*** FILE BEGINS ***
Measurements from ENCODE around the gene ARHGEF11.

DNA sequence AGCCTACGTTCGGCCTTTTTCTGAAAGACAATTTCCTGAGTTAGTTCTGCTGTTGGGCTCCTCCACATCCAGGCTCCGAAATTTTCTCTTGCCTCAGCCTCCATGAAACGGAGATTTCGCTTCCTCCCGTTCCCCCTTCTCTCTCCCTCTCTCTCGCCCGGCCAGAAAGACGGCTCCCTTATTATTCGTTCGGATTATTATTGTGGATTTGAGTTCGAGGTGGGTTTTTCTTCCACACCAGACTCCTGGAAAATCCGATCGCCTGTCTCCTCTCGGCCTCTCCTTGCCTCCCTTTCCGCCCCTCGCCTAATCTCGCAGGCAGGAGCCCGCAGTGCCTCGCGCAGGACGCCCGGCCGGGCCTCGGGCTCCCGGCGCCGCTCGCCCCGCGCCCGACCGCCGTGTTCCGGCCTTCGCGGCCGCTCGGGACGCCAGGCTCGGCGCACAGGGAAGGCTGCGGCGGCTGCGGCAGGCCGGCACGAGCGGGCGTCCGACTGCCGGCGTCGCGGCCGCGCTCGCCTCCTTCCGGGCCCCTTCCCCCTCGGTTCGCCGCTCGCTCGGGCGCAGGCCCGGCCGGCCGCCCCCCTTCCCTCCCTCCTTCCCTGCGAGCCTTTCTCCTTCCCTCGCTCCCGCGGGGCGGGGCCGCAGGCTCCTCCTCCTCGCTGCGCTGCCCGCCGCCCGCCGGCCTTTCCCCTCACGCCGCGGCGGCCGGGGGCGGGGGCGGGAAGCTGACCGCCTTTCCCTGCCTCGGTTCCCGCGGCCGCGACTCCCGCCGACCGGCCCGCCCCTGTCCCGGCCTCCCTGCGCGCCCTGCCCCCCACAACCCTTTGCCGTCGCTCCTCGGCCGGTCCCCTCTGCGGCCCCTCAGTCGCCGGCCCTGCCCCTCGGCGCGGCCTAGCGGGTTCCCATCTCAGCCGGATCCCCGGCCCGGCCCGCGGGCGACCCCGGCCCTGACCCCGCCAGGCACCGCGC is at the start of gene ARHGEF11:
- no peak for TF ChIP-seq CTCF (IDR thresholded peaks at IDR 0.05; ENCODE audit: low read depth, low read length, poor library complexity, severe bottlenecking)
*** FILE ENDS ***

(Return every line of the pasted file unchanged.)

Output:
Measurements from ENCODE around the gene ARHGEF11.

DNA sequence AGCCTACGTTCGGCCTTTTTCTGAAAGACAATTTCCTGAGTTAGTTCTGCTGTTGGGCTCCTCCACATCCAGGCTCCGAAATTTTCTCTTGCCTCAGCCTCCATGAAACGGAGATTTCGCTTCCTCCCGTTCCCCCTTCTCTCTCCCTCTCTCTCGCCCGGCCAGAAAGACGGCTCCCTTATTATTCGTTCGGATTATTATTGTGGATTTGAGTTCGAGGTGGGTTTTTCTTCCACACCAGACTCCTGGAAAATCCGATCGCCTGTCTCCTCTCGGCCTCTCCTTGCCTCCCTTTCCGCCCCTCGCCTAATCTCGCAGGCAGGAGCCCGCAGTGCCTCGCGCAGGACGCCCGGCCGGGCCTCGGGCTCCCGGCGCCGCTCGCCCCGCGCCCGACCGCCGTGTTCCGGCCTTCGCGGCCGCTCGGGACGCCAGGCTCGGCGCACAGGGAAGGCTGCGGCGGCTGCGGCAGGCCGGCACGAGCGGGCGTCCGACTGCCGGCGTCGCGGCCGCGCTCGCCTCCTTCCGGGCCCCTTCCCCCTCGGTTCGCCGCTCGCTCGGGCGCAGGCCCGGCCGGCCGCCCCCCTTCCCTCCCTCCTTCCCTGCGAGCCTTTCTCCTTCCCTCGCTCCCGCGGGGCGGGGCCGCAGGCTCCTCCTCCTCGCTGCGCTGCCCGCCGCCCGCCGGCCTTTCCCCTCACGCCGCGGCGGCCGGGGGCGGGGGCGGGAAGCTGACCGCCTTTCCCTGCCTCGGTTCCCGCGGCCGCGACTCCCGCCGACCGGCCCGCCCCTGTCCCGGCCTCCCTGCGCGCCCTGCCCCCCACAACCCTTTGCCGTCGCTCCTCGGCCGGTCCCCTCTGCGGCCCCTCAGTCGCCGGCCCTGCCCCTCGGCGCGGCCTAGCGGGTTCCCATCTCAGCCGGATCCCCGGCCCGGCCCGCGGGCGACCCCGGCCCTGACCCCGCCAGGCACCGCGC is at the start of gene ARHGEF11:
- no peak for TF ChIP-seq CTCF (IDR thresholded peaks at IDR 0.05; ENCODE audit: low read depth, low read length, poor library complexity, severe bottlenecking)